Elon Musk’s plan to build a traffic-dodging tunnel under Sepulveda Boulevard on the Westside was derailed Tuesday under a legal settlement reached between the tech tycoon’s Boring Co. and a pair of residents’ groups that challenged the lack of an environmental review of the project.
Under the settlement, The Boring Co. will drop plans for the Sepulveda tunnel, and instead focus on a three-plus-mile tunnel to Dodger Stadium.
In a joint statement the Boring Co. and the residents’ groups — the Sunset Coalition and the Brentwood Residents Coalition — announced what they called an amicable resolution to a petition the groups filed May 2 in Los Angeles Superior Court over the Sepulveda tunneling plan.
“The Boring Co. is no longer seeking the development of the Sepulveda test tunnel and instead seeks to construct an operational tunnel at Dodger Stadium,” according to the statement.
The Boring Co. was named in the lawsuit as a “real party in interest,” which refers to a person or entity whose rights are involved and stands to gain from a lawsuit or petition.
The case was scheduled for trial April 5.
Plaintiffs’ attorney John Given did not immediately return a call for comment. He stated in his court papers that the settlement was reached Sept. 13.
Amrit Kulkarni, an attorney for the city, stated in his pre-settlement court papers that the city’s project approval “fully complied with all laws.”
The petition was filed shortly after the Los Angeles City Council’s Public Works and Gang Reduction Committee approved the 2.7-mile “proof of concept” tunnel on the Westside.
The committee determined the tunnel was not a public mass transit system but was only a proof of concept — a distinction needed for the committee to find the project is exempt from the often-stringent requirements of the California Environmental Quality Act.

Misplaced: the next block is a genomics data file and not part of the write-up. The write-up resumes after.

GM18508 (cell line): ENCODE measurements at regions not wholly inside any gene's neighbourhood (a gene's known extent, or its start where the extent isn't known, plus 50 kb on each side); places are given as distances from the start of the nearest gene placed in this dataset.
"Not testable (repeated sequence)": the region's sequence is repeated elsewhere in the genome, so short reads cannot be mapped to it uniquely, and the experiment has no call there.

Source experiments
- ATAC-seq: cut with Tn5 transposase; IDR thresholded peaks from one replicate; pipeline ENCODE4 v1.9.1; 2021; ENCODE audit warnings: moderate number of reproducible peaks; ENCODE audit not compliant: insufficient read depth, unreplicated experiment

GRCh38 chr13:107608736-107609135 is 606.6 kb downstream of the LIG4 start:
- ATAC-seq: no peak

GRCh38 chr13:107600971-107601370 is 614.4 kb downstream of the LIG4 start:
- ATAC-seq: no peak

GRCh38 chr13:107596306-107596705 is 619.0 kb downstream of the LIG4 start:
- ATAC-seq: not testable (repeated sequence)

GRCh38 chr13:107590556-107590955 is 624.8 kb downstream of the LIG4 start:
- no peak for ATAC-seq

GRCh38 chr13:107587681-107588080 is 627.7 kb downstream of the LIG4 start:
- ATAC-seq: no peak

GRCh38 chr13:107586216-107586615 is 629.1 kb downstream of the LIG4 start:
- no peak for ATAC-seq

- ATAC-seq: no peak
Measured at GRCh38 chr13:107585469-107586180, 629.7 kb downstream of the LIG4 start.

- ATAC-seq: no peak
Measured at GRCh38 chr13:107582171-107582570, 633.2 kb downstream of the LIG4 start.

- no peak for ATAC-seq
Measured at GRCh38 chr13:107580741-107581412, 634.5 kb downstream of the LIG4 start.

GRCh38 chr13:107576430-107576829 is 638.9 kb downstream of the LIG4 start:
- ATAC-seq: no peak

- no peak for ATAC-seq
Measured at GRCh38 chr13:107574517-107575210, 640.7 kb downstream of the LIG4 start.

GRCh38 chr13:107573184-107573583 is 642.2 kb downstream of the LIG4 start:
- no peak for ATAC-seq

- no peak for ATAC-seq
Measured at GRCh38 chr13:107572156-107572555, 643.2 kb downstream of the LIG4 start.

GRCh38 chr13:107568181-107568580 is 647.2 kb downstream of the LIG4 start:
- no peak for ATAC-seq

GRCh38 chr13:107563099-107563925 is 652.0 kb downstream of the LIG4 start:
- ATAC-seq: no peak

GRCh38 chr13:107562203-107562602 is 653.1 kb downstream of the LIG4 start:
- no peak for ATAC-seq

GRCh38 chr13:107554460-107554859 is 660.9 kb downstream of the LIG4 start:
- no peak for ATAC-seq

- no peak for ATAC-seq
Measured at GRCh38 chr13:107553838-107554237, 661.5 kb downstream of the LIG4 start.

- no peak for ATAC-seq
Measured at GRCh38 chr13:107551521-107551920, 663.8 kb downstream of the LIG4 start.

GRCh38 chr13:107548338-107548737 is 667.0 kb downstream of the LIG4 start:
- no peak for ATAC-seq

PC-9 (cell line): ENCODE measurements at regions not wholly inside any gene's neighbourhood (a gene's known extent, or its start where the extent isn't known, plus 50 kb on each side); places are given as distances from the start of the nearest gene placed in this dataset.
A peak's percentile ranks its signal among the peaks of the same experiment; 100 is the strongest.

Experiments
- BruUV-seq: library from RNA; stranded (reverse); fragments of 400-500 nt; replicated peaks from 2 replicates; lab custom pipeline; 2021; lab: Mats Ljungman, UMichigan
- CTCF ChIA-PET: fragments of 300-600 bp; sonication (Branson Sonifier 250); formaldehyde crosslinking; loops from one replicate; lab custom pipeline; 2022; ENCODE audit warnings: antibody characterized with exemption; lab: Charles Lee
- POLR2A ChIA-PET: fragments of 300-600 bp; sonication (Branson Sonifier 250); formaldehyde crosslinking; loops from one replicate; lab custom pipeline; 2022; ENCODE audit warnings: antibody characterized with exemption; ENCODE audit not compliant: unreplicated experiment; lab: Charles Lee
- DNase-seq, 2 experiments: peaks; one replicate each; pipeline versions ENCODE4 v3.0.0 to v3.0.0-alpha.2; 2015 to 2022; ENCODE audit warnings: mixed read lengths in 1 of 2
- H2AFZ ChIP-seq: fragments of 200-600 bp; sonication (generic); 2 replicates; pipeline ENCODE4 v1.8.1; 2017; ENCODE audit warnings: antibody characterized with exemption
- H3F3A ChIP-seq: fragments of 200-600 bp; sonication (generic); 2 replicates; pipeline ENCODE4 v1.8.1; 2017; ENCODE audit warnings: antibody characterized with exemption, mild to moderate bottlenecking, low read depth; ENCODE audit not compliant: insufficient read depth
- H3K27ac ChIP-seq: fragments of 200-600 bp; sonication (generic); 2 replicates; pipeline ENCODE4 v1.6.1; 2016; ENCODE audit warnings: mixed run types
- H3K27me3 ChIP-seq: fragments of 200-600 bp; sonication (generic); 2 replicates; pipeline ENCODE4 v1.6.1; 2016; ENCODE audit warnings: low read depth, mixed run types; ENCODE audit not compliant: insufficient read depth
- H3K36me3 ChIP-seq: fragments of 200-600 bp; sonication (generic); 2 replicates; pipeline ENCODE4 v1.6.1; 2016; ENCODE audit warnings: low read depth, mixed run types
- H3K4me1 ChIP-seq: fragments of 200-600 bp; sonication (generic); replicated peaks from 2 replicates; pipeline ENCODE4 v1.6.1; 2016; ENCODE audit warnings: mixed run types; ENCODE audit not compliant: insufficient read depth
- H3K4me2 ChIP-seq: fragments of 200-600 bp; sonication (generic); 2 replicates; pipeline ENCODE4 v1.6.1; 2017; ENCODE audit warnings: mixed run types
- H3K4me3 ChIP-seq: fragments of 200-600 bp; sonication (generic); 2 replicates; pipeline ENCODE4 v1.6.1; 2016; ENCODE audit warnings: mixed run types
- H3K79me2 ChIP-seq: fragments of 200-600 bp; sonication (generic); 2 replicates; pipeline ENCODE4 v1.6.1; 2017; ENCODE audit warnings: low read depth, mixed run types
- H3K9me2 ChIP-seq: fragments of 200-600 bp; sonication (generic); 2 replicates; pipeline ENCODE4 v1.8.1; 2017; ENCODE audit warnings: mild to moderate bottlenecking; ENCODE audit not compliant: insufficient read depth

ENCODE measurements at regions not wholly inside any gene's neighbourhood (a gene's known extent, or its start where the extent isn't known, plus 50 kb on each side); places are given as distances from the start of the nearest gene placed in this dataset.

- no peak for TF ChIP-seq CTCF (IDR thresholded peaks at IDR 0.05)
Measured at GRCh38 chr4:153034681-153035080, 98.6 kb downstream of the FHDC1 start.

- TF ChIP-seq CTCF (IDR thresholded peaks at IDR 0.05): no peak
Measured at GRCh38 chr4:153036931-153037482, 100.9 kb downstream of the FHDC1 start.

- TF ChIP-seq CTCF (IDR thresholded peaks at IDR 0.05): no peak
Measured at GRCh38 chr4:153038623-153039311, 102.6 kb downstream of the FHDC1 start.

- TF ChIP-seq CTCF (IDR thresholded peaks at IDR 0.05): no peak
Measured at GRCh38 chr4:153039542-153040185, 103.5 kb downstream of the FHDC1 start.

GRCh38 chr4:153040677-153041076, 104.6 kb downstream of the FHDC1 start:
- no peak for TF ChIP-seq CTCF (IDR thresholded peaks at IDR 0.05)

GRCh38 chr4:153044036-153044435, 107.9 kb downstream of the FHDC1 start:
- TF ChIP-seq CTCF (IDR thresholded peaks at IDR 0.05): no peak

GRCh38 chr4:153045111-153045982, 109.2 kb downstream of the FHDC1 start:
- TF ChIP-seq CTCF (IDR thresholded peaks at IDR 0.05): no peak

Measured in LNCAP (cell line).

The tunnel would have run beneath Sepulveda Boulevard, staring with an entry point at property owned by the Boring Co. at 2352 Sepulveda Blvd., north of West Pico Boulevard, and end underground near the corner of Washington Boulevard and Sepulveda in Culver City. Boring Co. officials pitched the tunnel plan to the Culver City Council in January and received a mixed reaction.
Hawthorne leaders in August gave a green light to Musk’s proposal to dig a two-mile test tunnel underneath the city, extending from the headquarters of his company SpaceX. Musk has said that tunnel will be unveiled in a public event on Dec. 10.
In August, Musk announced plans to build an approximately 3.6-mile Dugout Loop underground tunnel that could run from Dodger Stadium to property owned by The Boring Co. near the Vermont/Sunset, Vermont/Santa Monica or Vermont/Beverly Metro Red Line stations.
Dugout Loop will be entirely privately financed and will not require any tax money, the company said.
Musk has touted his proposed system of tunnels as a novel way of avoiding Los Angeles’ notorious traffic congestion. A YouTube video posted by the Boring Co. shows that the system would have electric mobile platforms that can carry either cars or pods for passengers capable of traveling up to 150 mph. Musk said he hopes to eventually build a system that stretches all around the county.
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